Towards efficient microstructural design and hardness prediction of bearing steels — An integrated experimental and numerical study

Towards efficient microstructural design and hardness prediction of bearing steels — An... The present work develops a numerical approach combining thermodynamic and kinetic simulations to investigate the austenitisation process on spheroidised bearing steel. The approach incorporates the dissolution of spheroidised cementite present prior to austenitisation and the influence of austenitisation temperature. It allows predictions including the chemical driving force of austenite formation, the evolution of phase constituents and their chemical compositions during austenitisation, as well as an assessment on the austenite stability upon quenching. The calculated results further allow to predict the hardness of the produced martensitic steels. The model predictions are validated against experimental data in two commercial bearing steels with six austenitisation processes. Good agreement between the experimental results and numerical predictions is obtained on the steel microstructure, austenite stability and material hardness. In addition, comparison of the two steels show that 100Cr6 requires to be austenitised at temperatures 10 °C higher than 100CrMnSi6-4, to achieve the same driving force for austenite formation, and 20 °C higher to achieve identical austenite stability upon quenching. The method can be adopted beyond bearing steels to design austenitisation processing schedules. http://www.deepdyve.com/assets/images/DeepDyve-Logo-lg.png Materials & design Elsevier

Towards efficient microstructural design and hardness prediction of bearing steels — An integrated experimental and numerical study

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Publisher
Elsevier
Copyright
Copyright © 2017 Elsevier Ltd
ISSN
0264-1275
eISSN
0141-5530
D.O.I.
10.1016/j.matdes.2017.08.013
Publisher site
See Article on Publisher Site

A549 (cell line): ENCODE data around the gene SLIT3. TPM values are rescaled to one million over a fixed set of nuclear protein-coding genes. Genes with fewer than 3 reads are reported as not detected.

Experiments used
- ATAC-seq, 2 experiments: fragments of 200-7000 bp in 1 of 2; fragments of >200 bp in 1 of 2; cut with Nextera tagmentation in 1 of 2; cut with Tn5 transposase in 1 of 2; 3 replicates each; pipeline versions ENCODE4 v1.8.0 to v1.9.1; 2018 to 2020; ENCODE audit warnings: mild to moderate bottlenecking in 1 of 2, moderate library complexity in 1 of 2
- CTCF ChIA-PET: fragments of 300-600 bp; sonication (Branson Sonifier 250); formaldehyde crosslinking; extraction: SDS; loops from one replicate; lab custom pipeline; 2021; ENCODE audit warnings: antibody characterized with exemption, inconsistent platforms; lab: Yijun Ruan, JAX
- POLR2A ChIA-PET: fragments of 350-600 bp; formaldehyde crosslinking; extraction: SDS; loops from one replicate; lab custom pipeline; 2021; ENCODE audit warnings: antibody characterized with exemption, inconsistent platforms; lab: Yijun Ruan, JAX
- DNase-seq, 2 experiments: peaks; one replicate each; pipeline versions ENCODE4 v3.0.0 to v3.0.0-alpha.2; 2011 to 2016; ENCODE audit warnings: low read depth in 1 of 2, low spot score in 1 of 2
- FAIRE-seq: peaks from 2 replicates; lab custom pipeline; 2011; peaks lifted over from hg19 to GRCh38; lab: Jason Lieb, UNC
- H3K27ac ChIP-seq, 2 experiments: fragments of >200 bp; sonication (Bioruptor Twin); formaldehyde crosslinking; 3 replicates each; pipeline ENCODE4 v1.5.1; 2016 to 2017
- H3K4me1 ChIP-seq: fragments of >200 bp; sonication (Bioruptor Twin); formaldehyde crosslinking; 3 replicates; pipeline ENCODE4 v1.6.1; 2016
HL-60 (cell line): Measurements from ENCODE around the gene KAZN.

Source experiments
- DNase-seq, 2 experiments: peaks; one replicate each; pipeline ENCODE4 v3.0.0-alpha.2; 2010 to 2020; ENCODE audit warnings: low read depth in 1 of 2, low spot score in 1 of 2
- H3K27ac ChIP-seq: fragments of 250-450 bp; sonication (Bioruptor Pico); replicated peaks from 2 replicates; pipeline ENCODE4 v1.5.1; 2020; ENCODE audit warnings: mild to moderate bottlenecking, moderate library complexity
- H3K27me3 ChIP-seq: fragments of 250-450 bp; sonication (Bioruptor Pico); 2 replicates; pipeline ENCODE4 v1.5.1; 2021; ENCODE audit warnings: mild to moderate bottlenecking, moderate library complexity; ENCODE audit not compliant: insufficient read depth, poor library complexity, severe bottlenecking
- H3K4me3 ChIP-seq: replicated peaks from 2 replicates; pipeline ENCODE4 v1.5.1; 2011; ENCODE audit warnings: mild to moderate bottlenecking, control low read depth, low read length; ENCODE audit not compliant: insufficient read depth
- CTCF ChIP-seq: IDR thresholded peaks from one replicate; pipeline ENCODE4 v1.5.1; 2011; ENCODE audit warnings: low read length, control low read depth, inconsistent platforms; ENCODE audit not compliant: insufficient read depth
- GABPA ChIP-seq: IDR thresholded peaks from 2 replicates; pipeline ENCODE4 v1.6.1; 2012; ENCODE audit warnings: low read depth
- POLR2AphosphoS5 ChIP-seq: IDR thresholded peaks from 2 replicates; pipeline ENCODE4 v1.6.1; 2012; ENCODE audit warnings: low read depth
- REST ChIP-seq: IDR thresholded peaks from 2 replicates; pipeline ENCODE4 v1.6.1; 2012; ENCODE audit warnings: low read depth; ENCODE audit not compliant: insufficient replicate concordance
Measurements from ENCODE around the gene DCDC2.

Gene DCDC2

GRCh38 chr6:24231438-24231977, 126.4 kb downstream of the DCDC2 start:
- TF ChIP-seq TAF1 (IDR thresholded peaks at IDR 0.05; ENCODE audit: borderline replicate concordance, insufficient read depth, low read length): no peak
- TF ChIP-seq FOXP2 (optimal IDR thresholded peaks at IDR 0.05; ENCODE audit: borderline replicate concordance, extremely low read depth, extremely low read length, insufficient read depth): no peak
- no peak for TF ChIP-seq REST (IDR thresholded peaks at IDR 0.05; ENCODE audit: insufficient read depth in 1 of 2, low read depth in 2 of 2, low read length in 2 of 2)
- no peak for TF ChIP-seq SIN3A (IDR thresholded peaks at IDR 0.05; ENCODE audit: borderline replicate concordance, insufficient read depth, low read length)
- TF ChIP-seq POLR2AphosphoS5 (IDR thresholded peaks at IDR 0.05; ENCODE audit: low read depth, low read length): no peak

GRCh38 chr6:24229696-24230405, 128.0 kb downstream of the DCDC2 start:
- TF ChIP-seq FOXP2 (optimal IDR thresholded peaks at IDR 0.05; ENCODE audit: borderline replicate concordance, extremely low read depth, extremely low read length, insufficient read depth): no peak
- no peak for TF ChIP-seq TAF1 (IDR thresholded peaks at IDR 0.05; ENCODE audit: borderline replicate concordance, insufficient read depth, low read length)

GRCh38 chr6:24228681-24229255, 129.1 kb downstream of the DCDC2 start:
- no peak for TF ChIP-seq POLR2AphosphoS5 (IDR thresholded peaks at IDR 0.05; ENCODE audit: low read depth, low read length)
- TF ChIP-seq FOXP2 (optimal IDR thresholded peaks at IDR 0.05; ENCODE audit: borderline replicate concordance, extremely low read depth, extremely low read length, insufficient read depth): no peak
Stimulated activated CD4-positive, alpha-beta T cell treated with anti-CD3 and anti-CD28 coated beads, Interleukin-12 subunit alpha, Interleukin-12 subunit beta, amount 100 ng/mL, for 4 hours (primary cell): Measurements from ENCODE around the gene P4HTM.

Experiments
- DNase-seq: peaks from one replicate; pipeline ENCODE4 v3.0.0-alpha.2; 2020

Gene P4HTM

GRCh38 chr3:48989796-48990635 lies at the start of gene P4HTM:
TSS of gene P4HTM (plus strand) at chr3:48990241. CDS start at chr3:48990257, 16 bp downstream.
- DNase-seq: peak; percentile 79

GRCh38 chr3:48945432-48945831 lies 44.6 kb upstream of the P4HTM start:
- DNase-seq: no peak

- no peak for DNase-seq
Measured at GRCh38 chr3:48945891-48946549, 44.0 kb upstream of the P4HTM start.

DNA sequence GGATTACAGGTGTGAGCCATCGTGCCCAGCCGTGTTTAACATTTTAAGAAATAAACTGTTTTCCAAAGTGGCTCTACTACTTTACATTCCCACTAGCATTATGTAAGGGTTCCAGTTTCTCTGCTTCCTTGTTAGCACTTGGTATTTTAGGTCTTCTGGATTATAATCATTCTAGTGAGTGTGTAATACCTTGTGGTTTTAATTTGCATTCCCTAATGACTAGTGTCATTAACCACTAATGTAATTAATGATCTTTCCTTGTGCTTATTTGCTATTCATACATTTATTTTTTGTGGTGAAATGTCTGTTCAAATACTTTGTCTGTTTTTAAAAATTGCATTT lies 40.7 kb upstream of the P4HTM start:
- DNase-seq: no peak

Abstract

The present work develops a numerical approach combining thermodynamic and kinetic simulations to investigate the austenitisation process on spheroidised bearing steel. The approach incorporates the dissolution of spheroidised cementite present prior to austenitisation and the influence of austenitisation temperature. It allows predictions including the chemical driving force of austenite formation, the evolution of phase constituents and their chemical compositions during austenitisation, as well as an assessment on the austenite stability upon quenching. The calculated results further allow to predict the hardness of the produced martensitic steels. The model predictions are validated against experimental data in two commercial bearing steels with six austenitisation processes. Good agreement between the experimental results and numerical predictions is obtained on the steel microstructure, austenite stability and material hardness. In addition, comparison of the two steels show that 100Cr6 requires to be austenitised at temperatures 10 °C higher than 100CrMnSi6-4, to achieve the same driving force for austenite formation, and 20 °C higher to achieve identical austenite stability upon quenching. The method can be adopted beyond bearing steels to design austenitisation processing schedules.

Journal

Materials & designElsevier

Published: Nov 5, 2017

References

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